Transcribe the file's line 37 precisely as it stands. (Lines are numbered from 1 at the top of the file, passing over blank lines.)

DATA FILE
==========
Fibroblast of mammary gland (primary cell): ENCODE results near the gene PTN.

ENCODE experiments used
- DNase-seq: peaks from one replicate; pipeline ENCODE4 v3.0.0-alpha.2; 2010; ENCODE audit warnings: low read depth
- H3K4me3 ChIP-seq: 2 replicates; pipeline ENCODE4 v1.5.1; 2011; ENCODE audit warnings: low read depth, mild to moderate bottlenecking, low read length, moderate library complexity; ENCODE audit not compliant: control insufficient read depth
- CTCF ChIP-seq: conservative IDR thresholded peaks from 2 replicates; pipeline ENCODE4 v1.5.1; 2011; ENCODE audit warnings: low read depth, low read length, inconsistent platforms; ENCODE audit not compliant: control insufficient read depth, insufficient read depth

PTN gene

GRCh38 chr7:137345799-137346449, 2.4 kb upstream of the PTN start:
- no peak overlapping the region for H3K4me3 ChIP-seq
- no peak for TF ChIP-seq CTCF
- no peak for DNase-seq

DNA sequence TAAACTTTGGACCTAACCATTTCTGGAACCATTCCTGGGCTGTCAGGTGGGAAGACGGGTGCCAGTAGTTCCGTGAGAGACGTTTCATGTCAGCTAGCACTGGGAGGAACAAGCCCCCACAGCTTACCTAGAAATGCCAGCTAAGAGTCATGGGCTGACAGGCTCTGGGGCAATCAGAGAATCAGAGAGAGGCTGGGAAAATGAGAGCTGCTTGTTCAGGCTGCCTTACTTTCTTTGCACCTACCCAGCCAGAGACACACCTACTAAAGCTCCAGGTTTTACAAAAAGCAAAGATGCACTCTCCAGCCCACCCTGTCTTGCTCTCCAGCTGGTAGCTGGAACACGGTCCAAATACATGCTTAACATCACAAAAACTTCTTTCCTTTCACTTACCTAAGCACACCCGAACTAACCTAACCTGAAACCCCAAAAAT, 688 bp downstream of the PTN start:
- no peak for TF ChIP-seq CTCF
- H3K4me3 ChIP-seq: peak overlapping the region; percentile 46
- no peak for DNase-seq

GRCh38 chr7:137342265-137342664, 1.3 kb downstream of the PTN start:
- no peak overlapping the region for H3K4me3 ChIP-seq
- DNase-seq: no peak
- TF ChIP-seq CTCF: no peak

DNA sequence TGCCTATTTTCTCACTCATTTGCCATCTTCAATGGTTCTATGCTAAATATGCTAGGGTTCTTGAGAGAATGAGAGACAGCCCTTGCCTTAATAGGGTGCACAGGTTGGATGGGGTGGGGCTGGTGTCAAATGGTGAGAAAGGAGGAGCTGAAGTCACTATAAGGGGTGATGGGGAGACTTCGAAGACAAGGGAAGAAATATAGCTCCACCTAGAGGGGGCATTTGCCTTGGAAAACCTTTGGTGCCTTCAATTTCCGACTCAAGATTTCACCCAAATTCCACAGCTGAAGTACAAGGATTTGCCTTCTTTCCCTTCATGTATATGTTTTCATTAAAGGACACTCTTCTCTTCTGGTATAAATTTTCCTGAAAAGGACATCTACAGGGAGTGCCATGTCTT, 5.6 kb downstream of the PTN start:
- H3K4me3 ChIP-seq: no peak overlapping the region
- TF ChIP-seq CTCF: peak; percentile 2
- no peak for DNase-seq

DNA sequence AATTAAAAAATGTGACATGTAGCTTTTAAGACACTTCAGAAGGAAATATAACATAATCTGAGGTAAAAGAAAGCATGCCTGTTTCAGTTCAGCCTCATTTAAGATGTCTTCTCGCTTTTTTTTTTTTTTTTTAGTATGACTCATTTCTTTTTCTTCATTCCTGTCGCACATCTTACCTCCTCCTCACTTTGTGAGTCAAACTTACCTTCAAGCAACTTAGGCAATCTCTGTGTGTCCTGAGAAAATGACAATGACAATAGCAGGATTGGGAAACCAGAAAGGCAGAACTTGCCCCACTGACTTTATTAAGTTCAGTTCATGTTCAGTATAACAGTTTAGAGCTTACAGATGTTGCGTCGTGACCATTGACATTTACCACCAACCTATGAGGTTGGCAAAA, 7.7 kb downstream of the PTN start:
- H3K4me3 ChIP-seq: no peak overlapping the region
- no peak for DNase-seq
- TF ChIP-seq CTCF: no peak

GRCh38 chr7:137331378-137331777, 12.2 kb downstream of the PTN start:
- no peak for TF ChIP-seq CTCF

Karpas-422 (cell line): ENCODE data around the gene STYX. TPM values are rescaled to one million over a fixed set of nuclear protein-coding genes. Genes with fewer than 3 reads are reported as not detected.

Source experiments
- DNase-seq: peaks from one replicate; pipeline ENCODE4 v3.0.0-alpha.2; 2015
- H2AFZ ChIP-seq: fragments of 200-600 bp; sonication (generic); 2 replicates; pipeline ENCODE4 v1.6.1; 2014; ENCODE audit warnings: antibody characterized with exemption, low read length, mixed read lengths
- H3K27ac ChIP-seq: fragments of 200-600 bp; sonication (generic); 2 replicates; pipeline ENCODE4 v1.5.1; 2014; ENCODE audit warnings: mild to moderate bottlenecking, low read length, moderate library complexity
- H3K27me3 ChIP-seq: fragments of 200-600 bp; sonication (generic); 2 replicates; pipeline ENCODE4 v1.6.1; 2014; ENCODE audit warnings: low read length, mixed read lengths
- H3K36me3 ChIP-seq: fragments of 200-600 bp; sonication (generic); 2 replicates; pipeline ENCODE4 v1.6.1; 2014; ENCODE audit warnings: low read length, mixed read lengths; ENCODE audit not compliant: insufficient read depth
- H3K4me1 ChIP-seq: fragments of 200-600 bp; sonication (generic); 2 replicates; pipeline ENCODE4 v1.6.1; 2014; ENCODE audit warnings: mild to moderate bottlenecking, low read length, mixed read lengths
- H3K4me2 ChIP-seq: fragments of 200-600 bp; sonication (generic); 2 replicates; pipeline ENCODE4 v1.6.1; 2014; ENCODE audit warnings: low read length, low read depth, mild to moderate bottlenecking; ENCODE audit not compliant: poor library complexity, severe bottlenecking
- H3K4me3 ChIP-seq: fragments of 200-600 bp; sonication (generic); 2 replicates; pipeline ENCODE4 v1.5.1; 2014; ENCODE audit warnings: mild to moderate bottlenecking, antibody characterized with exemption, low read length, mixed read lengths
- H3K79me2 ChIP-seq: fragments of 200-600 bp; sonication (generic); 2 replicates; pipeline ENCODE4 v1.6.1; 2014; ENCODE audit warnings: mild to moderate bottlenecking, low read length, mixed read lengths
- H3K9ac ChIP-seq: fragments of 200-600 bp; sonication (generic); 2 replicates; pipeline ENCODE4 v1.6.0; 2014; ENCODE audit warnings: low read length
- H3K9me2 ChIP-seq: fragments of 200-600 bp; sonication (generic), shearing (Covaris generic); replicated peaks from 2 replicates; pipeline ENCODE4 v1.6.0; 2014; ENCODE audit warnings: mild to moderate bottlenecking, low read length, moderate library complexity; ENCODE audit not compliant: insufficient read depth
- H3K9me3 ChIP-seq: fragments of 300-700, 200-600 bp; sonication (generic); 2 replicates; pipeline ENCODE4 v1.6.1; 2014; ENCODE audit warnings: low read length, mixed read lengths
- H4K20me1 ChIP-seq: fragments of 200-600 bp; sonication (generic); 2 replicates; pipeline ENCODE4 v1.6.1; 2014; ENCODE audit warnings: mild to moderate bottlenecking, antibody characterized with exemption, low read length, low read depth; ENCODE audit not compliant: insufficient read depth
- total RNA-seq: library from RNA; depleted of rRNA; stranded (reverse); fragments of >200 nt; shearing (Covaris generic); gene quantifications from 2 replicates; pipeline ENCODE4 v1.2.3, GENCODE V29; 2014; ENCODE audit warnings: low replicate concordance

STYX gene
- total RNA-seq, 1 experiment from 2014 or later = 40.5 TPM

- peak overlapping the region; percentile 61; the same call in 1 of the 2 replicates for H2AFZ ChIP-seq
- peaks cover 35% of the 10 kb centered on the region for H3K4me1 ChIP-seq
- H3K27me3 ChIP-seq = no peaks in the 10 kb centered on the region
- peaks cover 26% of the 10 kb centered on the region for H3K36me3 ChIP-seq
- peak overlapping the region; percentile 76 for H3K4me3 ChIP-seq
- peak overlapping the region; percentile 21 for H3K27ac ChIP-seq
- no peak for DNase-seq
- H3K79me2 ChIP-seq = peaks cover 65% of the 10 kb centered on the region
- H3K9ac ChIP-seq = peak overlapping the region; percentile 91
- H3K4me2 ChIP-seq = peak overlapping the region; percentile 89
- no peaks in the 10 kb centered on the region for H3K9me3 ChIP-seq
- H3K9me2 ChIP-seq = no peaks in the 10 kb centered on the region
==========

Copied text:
- H3K4me2 ChIP-seq: fragments of 200-600 bp; sonication (generic); 2 replicates; pipeline ENCODE4 v1.6.1; 2014; ENCODE audit warnings: low read length, low read depth, mild to moderate bottlenecking; ENCODE audit not compliant: poor library complexity, severe bottlenecking